Friday, March 16, 2018

Friday Science: Hawking 1

1. I can't say that I am a big Stephen Hawking fan. Obviously I never met him. I enjoyed the movie based on his life. I like a lot of the same stuff he did. He was funny on the Big Bang Theory.

I always got the impression that he was a bit of a donkey. Perhaps that's unfair. I imagine it must be hard when you're that much smarter than everyone else not to think that everyone else is an idiot. Of course so much smartness in one area can also entail immense density in other areas. I'll let God handle all that.

2. I bought A Brief History of Time a long time ago, probably from Joseph Beth Bookstore in Lexington, Kentucky in the early nineties. It came out in 1988. For some reason, I just couldn't get into it. I never made it out of the first chapter. It neither grabbed my attention nor did it get past the atrium of my thick head.

One of the benefits of a slowing metabolism is that I can read more and more. And with the death of Hawking this week, I sense it's time for me to buckle down and read this thing. There was a second edition in 1998 with an extra chapter, which I downloaded on Kindle to be able to get any revised thoughts he might have had.

The last ten years have not smiled on Hawking's intuitions. He had bet against the Higgs boson. He lost. In fact, he made one big discovery that, in retrospect, doesn't seem so startling at all. He was just the one to put it together. He concluded that black holes "evaporate" as it were. Yeah Hawking.

3. The first chapter is called, "Our Picture of the Universe." Some in this chapter is well known to those who are interested in these things. But there are a few surprises.

Here are the main points:
  • Aristotle (300s BC) and Ptolemy (200s AD) both thought the world was a sphere, but they thought that the sun, stars, and planets revolved around the earth.
  • Copernicus, Galileo, Kepler, and finally Newton came up with equations that worked a whole lot better, supposing that all these things revolved around the sun, with the moon only going around the earth.
  • No one seems to have asked if the universe was expanding until the twentieth century. There was an assumption of a static universe. Why then did the universe not collapse under gravity? Newton thought by supposing an infinite universe, the pull would be equal in every direction. But this apparently is not how infinity works in this instance.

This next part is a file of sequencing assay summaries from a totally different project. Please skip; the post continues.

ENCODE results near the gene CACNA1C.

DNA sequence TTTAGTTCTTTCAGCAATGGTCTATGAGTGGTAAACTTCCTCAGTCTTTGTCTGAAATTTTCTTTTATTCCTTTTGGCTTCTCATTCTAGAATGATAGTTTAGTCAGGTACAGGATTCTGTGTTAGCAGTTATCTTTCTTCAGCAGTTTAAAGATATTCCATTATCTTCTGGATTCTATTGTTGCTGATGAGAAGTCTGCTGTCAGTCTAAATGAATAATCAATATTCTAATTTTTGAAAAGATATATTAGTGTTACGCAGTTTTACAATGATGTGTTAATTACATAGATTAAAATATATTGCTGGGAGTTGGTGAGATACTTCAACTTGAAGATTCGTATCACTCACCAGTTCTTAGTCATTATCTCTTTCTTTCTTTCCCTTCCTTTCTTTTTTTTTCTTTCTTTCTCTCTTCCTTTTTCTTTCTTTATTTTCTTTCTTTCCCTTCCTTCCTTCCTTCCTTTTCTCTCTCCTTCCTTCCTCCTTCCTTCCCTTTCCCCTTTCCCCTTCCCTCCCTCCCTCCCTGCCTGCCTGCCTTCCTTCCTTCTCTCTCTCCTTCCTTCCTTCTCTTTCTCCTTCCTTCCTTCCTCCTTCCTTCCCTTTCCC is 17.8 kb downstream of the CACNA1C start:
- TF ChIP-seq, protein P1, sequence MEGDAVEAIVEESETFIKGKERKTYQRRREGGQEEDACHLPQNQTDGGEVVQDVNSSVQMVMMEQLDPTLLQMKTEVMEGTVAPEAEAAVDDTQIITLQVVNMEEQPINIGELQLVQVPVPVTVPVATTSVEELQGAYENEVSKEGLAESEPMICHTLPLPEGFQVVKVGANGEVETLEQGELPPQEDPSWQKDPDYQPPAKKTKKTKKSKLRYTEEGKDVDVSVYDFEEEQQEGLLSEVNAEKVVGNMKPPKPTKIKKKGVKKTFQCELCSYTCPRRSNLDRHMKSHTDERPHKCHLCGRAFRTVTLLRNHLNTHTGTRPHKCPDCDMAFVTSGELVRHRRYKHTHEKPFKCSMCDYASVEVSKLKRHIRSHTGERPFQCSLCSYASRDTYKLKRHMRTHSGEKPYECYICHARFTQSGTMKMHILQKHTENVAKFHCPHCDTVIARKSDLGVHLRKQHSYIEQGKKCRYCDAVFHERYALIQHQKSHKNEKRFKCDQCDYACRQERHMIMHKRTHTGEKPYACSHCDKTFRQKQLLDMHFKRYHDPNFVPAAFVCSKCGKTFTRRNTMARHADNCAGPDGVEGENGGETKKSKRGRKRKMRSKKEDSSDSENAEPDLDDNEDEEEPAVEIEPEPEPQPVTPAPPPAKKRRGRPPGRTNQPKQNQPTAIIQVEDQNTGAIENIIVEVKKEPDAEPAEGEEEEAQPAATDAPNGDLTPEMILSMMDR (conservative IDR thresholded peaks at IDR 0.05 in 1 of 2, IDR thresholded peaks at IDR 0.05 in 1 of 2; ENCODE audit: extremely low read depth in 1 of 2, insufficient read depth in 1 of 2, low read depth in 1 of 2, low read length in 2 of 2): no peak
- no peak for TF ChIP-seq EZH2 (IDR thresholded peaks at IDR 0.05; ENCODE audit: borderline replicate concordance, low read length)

• Heinrich Olbers in 1823 then asked the question about line of sight. In a static universe, there should be stars everywhere we look, a completely lit sky.
  • In 1929, Edwin Hubble discovered that the universe everywhere was moving away from us (red shift). This brought the question of the universe's beginning into science.
  • The beginning had always been there in religion. Augustine suggested that God created time when he created the world. So it makes no sense to talk about time before the creation. As a side-note, this is the current convergence between science and faith--both believe that the universe had a beginning.
  • The last part of the first chapter has two main points of interest. The first is the incompatibility of general relativity with quantum mechanics, the physics of the very large and the very little. Hawking longed for a "grand unified theory" or, as his biographical movie was titled, "a theory of everything."
  • He also endorses Karl Popper's philosophy of science. Science should be oriented around falsifiability. A good theory is one that has not yet been falsified. You can never finally prove a scientific theory. A good scientific theory thus has two characteristics: 1) it must accurately describe a large class of observations and 2) it must make definite predictions about future observations that are not falsified.


Martin LaBar said...

A few years ago, I posted an analysis of Hawking's The Grand Design, here.

There were a lot of problems with it, including Hawking's dismissal of philosophy and religion, but some serious scientific problems, too.

Anonymous said...

There is definately a great deal to know about this issue.
I really like all the points you've made.